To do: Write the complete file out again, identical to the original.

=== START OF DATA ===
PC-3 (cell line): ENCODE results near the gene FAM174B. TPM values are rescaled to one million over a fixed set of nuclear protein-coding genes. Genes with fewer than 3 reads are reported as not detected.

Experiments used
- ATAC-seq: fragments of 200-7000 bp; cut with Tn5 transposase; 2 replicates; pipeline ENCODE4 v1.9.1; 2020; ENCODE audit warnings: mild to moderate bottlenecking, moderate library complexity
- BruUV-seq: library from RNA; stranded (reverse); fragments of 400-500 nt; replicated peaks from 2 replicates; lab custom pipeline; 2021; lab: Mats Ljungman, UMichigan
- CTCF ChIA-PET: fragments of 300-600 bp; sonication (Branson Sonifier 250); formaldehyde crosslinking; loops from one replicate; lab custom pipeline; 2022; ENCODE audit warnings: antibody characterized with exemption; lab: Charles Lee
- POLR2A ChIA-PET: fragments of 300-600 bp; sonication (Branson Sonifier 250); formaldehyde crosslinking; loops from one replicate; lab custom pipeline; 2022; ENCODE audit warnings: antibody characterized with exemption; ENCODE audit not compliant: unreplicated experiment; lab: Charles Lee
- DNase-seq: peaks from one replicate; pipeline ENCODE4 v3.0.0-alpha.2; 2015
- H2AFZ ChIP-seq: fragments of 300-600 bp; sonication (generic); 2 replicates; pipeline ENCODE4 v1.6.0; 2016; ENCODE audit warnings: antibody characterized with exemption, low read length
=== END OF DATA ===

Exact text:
PC-3 (cell line): ENCODE results near the gene FAM174B. TPM values are rescaled to one million over a fixed set of nuclear protein-coding genes. Genes with fewer than 3 reads are reported as not detected.

Experiments used
- ATAC-seq: fragments of 200-7000 bp; cut with Tn5 transposase; 2 replicates; pipeline ENCODE4 v1.9.1; 2020; ENCODE audit warnings: mild to moderate bottlenecking, moderate library complexity
- BruUV-seq: library from RNA; stranded (reverse); fragments of 400-500 nt; replicated peaks from 2 replicates; lab custom pipeline; 2021; lab: Mats Ljungman, UMichigan
- CTCF ChIA-PET: fragments of 300-600 bp; sonication (Branson Sonifier 250); formaldehyde crosslinking; loops from one replicate; lab custom pipeline; 2022; ENCODE audit warnings: antibody characterized with exemption; lab: Charles Lee
- POLR2A ChIA-PET: fragments of 300-600 bp; sonication (Branson Sonifier 250); formaldehyde crosslinking; loops from one replicate; lab custom pipeline; 2022; ENCODE audit warnings: antibody characterized with exemption; ENCODE audit not compliant: unreplicated experiment; lab: Charles Lee
- DNase-seq: peaks from one replicate; pipeline ENCODE4 v3.0.0-alpha.2; 2015
- H2AFZ ChIP-seq: fragments of 300-600 bp; sonication (generic); 2 replicates; pipeline ENCODE4 v1.6.0; 2016; ENCODE audit warnings: antibody characterized with exemption, low read length